Suggested Reading List

Together the following books will give readers a good overview of Christian beliefs presented in the context of most contemporary arguments for and against their validity. The tones and styles of the books differ widely and I proposed that if you pick one up and find it slow, feel free to choose another from the list that engages you more. What you learn from that first book can then be supplemented by the others from this list.


  • C.S. Lewis, Mere Christianity (Harper SanFrancisco, 2009).
    Most complete single volume to read. Gives both explanations of the beliefs of Christianity along with arguments for their validity. However, while popular in style, Lewis demands that the reader follow long sequences of logical argument. Originally talks given over the BBC in Great Britain during World War II. (227 pages)
  • Francis Spufford, Unapologetic: Why, Despite Everything, Christianity Can Still Make Surprising Emotional Sense (HarperOne, 2013).
    Funny, ironic, and very colloquial. A British writer explains why the basic beliefs of Christianity “work” emotionally and culturally to address many of the main problems and to solve many of the main puzzles of contemporary life. Good for those who live in a social context where Christian faith is almost unthinkable. (240 pages)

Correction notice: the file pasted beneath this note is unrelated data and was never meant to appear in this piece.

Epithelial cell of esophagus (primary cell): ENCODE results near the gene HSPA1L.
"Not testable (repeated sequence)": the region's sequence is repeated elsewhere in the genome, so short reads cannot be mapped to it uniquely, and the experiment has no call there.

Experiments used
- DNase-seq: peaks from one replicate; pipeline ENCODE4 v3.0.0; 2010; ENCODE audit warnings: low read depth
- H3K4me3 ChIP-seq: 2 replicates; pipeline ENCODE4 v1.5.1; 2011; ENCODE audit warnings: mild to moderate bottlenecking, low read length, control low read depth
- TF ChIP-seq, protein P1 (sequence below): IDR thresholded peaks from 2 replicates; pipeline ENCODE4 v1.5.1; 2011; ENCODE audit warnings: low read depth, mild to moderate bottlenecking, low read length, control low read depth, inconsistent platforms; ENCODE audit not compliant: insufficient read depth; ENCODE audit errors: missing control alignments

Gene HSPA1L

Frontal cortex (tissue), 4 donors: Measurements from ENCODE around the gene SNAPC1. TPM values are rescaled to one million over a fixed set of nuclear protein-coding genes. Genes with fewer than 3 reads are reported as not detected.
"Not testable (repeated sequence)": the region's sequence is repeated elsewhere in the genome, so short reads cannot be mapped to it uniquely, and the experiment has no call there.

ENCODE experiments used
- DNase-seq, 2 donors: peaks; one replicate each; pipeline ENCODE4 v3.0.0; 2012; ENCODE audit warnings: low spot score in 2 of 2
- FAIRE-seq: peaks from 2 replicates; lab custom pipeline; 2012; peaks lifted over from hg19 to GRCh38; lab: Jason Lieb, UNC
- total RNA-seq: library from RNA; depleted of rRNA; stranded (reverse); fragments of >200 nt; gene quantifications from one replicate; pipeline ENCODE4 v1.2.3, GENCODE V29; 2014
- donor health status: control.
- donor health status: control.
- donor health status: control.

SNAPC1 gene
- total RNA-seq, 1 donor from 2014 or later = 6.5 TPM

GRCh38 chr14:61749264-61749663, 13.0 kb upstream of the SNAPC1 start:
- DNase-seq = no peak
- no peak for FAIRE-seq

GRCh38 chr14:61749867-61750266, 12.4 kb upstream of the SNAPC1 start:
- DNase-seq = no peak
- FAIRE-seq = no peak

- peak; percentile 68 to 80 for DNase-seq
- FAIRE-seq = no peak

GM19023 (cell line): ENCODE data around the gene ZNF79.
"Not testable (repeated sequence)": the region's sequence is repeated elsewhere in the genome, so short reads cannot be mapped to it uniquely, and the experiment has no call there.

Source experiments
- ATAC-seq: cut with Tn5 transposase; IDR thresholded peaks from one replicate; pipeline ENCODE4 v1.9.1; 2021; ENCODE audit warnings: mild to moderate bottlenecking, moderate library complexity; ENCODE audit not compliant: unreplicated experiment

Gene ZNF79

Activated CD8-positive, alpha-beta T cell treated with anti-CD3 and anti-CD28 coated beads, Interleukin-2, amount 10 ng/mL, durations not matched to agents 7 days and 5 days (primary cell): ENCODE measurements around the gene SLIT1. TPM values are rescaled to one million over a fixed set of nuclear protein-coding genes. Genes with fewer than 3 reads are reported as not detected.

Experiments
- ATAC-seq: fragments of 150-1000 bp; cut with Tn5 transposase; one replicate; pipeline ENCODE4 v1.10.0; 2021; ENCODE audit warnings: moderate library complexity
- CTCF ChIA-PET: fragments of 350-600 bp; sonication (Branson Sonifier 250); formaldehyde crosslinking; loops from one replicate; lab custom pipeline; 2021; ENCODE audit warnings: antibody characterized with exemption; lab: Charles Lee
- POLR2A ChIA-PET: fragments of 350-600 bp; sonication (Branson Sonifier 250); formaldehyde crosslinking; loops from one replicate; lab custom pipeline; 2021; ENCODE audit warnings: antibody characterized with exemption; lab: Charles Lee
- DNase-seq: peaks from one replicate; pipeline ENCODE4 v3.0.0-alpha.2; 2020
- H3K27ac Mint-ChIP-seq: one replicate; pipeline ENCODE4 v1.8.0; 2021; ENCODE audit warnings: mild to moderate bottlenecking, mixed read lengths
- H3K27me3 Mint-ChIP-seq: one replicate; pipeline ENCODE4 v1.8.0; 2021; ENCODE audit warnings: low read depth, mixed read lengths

• John C. Lennox, Gunning for God: Why the New Atheists are Missing the Target (Lion, 2011).
    An Oxford professor who answers a series of objections to the Christian faith. The material was crafted in debates and so has the sometimes feisty tone of someone a public disputation. Special attention given to faith and science, though he also deals with question of moral beliefs and the resurrection of Jesus. (248 pages)
  • Tim Keller, The Reason for God: Belief in an Age of Skepticism (Dutton, 2008).
    First half deals with common objections to Christianity. The middle seeks to make a positive case for the rationality of belief. Finally there’s a basic treatment of the main Christian beliefs. (336 pages)
  • John Stott, Basic Christianity (Inter-Varsity, 2012).
    Begins with the evidence for Christ being the resurrected Son of God and then proceeds with a more thorough treatment of what and how to believe. Assumes belief in God and general trust in the Bible. Not the first book for most inquirers but clear and practical. (192 pages)


The following list does not include chapters dedicated to these topics in the seven books on the previous “basic” reading list. If you are working through these topics, please see the appropriate essays within those books, because they often offer the best treatments to the subjects. The following is a list of books, chapters and essays that supplement the previous “basic” reading list.

How Christianity Makes Emotional Sense

How Christianity Makes Cultural Sense

Why Christian Belief Is Rational

+ On Faith and Reason

+ Can we believe in God?





  • Timothy O’Connor, “Religious Pluralism”, and Robin Collins “Eastern Religions”, in Reason for the Hope Within, Michael J. Murray, ed. (Eerdmans, 1999).

+ Can we trust the bible?

+ Can we have faith in Jesus?